The World of Power Electronics

Part 4: The History of Power Electronics Technologies that Spawned the Switching Power Supply

Homebuilt radios and amplifiers based on vacuum tubes are seeing a renewed boom. Perhaps it’s related to baby boomers who were electronic hobbyists in their youth now reaching retirement age. Until the middle of the 20th century, vacuum tubes were the stars that drove the progress of electronics. Back then, they were used in power supply circuits that converted commercial AC power to DC. The evolution of power supplies that began in the 20th century continues to this day.

From vacuum tubes to semiconductors, and from linear to switching power supplies

Semiconductors like diodes and transistors have long replaced vacuum tubes, but various technologies inherited from that era are still part of today’s power electronics. Even the diode was named after the original bipolar vacuum tube.

The first vacuum tube was the bipolar thermionic diode, which shares its roots with the incandescent light bulb. In 1884, while experimenting to improve the light bulb he had invented, Thomas Edison discovered that placing an electrode inside the bulb and applying a positive charge to it caused a current to flow between the electrode and the filament across a vacuum. This is known as the Edison effect. Edison was personally indifferent to the phenomenon because it didn’t help improve the light bulb, but John Fleming, a technical consultant to the Edison Electric Light Company at the time, became keenly interested. Noting that current flows only in one direction between the electrode and filament, Fleming theorized that it could be used as a detector to extract signals from radio waves. His efforts culminated in the invention of the bipolar thermionic diode in 1904. The name “diode” derives from di-, meaning “two,” and hodos, meaning “way” in Greek.

Initially used as a detector, the bipolar tube later came to be used in rectifying circuits as well. In the early days of radio broadcasting, receivers were battery-powered. Frequently changing batteries was onerous, so power supply circuits were created to convert commercial AC power to DC. (Crystal radios could receive signals without batteries but weren’t powerful enough to drive speakers.) Shown below is the circuit diagram of the rectifier section of vacuum tube radios colloquially called the “Namisan” and “Namiyon” types, used in Japan around the time of the Second World War. The power transformer and a large electrolytic capacitor used for smoothing comprised most of the weight and volume.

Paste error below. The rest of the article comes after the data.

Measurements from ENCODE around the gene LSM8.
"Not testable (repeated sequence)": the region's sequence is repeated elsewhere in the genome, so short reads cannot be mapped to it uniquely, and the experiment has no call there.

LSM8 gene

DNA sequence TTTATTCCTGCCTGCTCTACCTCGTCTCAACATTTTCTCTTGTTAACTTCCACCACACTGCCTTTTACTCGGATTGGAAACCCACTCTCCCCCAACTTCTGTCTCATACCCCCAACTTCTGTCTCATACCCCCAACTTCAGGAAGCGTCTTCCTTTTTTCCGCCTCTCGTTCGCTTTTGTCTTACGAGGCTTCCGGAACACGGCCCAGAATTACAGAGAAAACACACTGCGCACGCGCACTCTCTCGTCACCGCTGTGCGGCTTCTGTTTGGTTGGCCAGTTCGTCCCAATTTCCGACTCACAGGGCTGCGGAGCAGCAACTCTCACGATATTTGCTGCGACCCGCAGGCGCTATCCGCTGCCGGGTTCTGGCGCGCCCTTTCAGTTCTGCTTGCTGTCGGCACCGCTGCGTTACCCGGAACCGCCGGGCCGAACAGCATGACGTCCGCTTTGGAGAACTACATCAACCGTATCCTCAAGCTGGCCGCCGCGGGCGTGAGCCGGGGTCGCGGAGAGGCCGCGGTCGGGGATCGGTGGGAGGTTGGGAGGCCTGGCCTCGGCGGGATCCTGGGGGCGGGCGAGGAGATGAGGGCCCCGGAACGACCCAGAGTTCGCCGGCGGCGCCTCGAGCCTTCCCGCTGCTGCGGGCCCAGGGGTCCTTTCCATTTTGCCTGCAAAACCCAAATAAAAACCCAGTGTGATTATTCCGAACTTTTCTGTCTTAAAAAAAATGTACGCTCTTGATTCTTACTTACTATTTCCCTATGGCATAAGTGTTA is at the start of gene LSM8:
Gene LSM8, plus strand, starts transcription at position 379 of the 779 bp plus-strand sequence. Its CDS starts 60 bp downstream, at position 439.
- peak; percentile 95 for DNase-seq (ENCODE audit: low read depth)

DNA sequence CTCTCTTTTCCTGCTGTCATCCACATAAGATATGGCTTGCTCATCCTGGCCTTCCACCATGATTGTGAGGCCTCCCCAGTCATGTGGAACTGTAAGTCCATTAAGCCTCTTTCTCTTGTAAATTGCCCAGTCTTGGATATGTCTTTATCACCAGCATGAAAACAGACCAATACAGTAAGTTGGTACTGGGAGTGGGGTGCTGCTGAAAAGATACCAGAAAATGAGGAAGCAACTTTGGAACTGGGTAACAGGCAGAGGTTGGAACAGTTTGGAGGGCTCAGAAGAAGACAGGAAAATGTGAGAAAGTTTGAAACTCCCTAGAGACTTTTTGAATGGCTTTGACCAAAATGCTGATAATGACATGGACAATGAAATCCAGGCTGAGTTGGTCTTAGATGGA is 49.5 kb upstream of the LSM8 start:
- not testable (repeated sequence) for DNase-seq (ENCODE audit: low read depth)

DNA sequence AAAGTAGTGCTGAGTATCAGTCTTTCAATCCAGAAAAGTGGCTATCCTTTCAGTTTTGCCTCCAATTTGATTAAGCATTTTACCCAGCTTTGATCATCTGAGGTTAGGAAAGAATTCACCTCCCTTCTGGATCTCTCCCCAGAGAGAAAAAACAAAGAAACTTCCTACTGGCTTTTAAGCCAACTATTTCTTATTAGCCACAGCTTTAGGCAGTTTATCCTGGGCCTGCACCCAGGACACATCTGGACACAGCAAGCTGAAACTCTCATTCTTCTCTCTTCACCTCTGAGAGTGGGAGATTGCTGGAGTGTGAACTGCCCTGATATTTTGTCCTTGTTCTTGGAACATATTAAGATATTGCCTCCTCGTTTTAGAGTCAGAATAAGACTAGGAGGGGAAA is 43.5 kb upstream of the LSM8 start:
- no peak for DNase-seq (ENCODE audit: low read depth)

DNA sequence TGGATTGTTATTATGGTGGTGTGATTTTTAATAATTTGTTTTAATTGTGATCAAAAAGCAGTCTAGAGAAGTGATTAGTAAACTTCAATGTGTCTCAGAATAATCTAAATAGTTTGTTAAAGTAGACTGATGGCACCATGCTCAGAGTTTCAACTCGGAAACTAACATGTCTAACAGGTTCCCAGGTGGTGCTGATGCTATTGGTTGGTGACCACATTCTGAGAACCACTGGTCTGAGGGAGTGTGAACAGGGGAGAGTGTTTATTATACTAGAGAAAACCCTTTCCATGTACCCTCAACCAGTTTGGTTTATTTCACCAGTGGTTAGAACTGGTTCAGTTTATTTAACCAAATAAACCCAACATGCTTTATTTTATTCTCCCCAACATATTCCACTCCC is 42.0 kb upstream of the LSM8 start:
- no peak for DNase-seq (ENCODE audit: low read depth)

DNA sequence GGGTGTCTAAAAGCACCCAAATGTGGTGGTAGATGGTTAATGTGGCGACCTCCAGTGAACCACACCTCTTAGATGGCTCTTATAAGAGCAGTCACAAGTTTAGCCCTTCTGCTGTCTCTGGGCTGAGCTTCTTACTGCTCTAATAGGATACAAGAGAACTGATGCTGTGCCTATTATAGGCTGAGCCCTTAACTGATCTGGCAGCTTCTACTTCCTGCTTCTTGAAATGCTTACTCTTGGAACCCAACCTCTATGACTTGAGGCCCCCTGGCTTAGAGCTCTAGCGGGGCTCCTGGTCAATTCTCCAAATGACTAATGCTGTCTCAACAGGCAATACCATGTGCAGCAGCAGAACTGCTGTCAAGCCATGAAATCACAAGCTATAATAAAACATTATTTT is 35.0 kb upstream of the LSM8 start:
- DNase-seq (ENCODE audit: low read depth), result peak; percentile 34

By the 1950s, semiconductors like diodes and transistors were being mass-produced, and power supplies gradually transitioned from the vacuum tube days to the solid-state era. Still, power supplies were slow to become smaller and lighter. As long as the conventional method of first converting AC voltage followed by rectifying the current remained in place, large, heavy power transformers and bulky electrolytic capacitors were unavoidable. Additionally, unlike vacuum tubes, transistors are vulnerable to heat, requiring large heat sinks. A revolutionary breakthrough in circuit technology was needed to downsize and reduce the weight of power supplies. Contemporaneously, space development was emerging, and new forms of power supplies were in demand for space use. It was against this backdrop that NASA developed the switching power supply for the Apollo program.

A switching power supply is like the heart of an electronic device

As mentioned frequently in the previous article, switching power supplies control their output using the high-speed switching action of semiconductors, like transistors. Unlike the linear method, where current constantly flows through the semiconductors, the switching method passes current only when the transistors are on, reducing wasteful power consumption and improving efficiency.